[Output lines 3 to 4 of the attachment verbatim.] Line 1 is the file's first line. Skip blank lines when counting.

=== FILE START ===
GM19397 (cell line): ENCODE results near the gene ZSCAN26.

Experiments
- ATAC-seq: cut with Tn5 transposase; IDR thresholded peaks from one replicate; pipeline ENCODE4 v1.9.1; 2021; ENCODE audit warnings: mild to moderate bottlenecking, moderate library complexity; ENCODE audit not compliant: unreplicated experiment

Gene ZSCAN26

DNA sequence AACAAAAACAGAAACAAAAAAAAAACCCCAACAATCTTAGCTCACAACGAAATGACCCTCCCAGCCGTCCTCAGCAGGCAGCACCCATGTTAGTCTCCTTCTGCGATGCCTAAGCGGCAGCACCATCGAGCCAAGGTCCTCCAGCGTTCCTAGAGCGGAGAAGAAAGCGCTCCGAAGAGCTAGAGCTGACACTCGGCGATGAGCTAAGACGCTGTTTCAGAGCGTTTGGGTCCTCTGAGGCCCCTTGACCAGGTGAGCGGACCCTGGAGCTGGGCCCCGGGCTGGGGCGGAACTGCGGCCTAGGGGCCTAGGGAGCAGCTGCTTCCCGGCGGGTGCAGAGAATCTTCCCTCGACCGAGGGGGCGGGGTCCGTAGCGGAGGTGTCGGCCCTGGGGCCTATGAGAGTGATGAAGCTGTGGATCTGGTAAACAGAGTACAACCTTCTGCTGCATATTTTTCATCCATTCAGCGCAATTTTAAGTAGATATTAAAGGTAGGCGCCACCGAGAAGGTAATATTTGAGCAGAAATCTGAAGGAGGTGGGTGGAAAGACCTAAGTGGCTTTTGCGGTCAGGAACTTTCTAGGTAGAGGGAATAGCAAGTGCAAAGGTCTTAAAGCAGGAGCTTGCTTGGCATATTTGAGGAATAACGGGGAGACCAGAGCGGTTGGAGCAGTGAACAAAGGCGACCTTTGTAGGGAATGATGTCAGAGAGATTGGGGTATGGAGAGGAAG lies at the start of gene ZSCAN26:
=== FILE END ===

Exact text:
- ATAC-seq: cut with Tn5 transposase; IDR thresholded peaks from one replicate; pipeline ENCODE4 v1.9.1; 2021; ENCODE audit warnings: mild to moderate bottlenecking, moderate library complexity; ENCODE audit not compliant: unreplicated experiment

Gene ZSCAN26